Laparoscopic Achalasia Surgery: Advanced Esophagus Treatment

In patients who have achalasia, the muscle of the esophagus does not move in a coordinated fashion (aperistalsis), and the lower esophageal sphincter muscle does not relax in response to swallowing. Therefore, most patients have difficulty in swallowing both liquids and solid food (dysphagia). Frequently, there is associated weight loss and malnutrition. Regurgitation of undigested food from the esophagus can lead to pulmonary problems, including pneumonia. There are three potential treatments, including injection of Botox into the lower esophageal sphincter, dilation of the lower esophageal sphincter, or surgical division (myotomy) of the sphincter. Your physician will help you decide on the proper treatment for you.

Video: Achalasia

Achalasia is a disease that causes patients to have difficulty swallowing. It occurs because the bottom of the esophagus is narrowed. At Laparoscopic Surgical Center of New York, we offer laparoscopic achalasia surgery, which allows food to move more easily through the digestive tract.

What is Laparoscopic Surgery for Achalasia?

Division of the lower esophageal sphincter muscle (Heller myotomy) is the most definitive treatment for this disorder. It can be accomplished using laparoscopic technology. The laparoscope is a fiberoptic telescope that is connected to a high-resolution video camera. The laparoscope is inserted into the abdominal cavity through a small (1/2 inch) incision near the belly button. The image is projected onto a television monitor that your surgeon can view in the operating room. Four other small incisions (1/4 inch) are made to insert the small specialized surgical instruments to perform the procedure. The muscle at the lower end of the esophagus is divided for approximately 3 inches. The top portion of the stomach is wrapped partially around the esophagus to help prevent reflux after the procedure. The small incisions are closed with tape, and they are covered with Band-Aids.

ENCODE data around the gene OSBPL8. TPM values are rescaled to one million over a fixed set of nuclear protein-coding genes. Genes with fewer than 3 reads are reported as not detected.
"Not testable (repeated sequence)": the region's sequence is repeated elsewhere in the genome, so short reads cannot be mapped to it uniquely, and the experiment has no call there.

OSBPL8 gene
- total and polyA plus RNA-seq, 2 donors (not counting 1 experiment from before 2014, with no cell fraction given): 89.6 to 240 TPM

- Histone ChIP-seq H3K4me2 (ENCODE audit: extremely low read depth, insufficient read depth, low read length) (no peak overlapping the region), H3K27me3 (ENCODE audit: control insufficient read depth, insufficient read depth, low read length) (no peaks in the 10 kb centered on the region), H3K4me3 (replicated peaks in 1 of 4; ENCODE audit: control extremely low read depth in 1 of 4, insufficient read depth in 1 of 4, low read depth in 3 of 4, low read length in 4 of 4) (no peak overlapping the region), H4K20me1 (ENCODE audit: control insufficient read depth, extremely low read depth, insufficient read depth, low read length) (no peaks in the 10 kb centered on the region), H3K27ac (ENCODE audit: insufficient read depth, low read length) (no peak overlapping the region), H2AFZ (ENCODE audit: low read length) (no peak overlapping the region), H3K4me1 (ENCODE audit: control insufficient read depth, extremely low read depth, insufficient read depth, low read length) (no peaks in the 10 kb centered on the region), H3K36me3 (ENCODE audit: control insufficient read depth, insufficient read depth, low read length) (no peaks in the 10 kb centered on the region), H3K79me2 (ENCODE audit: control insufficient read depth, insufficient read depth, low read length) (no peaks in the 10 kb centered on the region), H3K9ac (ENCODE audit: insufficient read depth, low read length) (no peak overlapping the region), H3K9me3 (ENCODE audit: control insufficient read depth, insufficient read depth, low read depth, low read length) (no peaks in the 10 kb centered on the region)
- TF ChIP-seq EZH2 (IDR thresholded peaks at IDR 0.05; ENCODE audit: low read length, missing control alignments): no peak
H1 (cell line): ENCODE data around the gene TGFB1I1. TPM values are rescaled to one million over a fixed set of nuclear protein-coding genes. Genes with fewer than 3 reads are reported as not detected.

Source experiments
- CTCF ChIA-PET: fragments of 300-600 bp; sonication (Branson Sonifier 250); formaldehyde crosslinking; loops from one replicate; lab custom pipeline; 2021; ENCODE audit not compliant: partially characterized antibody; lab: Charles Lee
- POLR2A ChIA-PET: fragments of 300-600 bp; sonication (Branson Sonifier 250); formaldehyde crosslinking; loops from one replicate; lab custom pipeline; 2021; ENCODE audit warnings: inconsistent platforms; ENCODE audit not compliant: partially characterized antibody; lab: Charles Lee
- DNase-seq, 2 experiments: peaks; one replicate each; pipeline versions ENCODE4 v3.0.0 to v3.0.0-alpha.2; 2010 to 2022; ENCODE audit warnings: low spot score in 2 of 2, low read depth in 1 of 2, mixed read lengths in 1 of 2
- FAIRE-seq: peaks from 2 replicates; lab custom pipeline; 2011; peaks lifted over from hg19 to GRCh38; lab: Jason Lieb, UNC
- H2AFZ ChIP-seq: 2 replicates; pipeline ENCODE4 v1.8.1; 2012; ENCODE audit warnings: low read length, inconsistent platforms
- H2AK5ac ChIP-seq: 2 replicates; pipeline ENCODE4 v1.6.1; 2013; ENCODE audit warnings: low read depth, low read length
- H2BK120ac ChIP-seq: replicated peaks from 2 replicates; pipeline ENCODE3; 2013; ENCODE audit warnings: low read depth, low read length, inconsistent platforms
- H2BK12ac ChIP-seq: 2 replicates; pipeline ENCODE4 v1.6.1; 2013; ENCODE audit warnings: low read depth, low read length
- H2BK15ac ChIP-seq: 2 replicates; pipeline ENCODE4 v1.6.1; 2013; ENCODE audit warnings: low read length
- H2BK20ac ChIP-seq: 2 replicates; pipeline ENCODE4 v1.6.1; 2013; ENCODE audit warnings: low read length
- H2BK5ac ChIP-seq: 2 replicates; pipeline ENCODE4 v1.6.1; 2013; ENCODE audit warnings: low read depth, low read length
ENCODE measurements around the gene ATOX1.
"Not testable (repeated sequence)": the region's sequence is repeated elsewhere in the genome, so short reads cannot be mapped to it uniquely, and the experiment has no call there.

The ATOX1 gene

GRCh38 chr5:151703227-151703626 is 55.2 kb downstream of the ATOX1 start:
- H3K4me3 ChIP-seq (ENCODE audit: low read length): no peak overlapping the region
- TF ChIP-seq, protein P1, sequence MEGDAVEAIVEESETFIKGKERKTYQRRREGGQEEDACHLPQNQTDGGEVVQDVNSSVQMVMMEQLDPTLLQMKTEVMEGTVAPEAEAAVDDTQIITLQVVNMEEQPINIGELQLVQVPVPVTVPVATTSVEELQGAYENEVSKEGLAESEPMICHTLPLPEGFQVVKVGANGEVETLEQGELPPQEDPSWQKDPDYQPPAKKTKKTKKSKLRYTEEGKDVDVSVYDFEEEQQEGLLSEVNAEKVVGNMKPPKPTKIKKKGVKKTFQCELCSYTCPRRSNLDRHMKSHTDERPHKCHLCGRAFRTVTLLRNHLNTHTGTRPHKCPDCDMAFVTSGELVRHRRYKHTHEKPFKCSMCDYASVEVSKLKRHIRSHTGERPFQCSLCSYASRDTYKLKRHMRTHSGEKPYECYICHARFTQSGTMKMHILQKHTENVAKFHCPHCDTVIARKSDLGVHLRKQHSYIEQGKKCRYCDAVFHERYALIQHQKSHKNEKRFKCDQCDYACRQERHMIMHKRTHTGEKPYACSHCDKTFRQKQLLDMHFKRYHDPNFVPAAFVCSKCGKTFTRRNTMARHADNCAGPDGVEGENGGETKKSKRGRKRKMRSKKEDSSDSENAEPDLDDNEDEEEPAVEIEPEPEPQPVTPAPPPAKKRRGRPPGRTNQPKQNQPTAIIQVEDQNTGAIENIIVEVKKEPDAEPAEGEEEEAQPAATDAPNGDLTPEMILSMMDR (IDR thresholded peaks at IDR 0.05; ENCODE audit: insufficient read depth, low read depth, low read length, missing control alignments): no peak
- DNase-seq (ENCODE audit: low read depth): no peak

What Can I Expect After the Surgery?

After about two hours in the recovery room, the patient is transferred to the surgical floor. The patient is given clear fluids when awake and encouraged to walk as soon as possible. Patients notice an immediate improvement in swallowing the night of surgery. Pain medication by mouth is given as needed. A limited barium swallow x-ray is taken after surgery to ensure the proper positioning of the procedure. Solid food is begun the day after the barium swallow. Discharge is also on the first postoperative day, and most patients return to normal activities within 10 days of the surgery.

What Can I Expect After the Surgery?

  • There are five small incisions instead of a large abdominal incision and scar.
  • Significantly less pain following surgery.
  • Shorter hospital stay.
  • Quicker return to normal activities.

Am I a Candidate for Laparoscopic Surgery for Achalasia?

Your physician can best advise you of the appropriate treatment for this disease. However, if surgery is recommended, it is preferable to use laparoscopic technology. The results of laparoscopic treatment are the same as for traditional surgery, if an experienced laparoscopic surgeon performs this complex procedure.